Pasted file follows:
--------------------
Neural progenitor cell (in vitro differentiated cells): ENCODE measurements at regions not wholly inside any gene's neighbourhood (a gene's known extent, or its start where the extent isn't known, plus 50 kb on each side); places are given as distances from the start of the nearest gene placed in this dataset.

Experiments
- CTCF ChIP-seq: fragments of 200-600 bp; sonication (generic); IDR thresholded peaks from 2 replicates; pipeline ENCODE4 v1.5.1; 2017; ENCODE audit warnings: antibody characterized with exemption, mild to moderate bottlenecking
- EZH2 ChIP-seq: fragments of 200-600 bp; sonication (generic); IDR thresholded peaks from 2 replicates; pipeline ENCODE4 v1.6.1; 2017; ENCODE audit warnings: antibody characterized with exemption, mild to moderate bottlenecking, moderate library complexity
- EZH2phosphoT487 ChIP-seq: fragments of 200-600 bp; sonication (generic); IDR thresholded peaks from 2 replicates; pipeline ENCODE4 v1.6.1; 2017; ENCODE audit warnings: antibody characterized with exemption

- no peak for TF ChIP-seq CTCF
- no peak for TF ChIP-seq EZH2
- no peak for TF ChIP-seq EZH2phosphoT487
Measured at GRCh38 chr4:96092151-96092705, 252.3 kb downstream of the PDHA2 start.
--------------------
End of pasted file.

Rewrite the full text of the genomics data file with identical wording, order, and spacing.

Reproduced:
Neural progenitor cell (in vitro differentiated cells): ENCODE measurements at regions not wholly inside any gene's neighbourhood (a gene's known extent, or its start where the extent isn't known, plus 50 kb on each side); places are given as distances from the start of the nearest gene placed in this dataset.

Experiments
- CTCF ChIP-seq: fragments of 200-600 bp; sonication (generic); IDR thresholded peaks from 2 replicates; pipeline ENCODE4 v1.5.1; 2017; ENCODE audit warnings: antibody characterized with exemption, mild to moderate bottlenecking
- EZH2 ChIP-seq: fragments of 200-600 bp; sonication (generic); IDR thresholded peaks from 2 replicates; pipeline ENCODE4 v1.6.1; 2017; ENCODE audit warnings: antibody characterized with exemption, mild to moderate bottlenecking, moderate library complexity
- EZH2phosphoT487 ChIP-seq: fragments of 200-600 bp; sonication (generic); IDR thresholded peaks from 2 replicates; pipeline ENCODE4 v1.6.1; 2017; ENCODE audit warnings: antibody characterized with exemption

- no peak for TF ChIP-seq CTCF
- no peak for TF ChIP-seq EZH2
- no peak for TF ChIP-seq EZH2phosphoT487
Measured at GRCh38 chr4:96092151-96092705, 252.3 kb downstream of the PDHA2 start.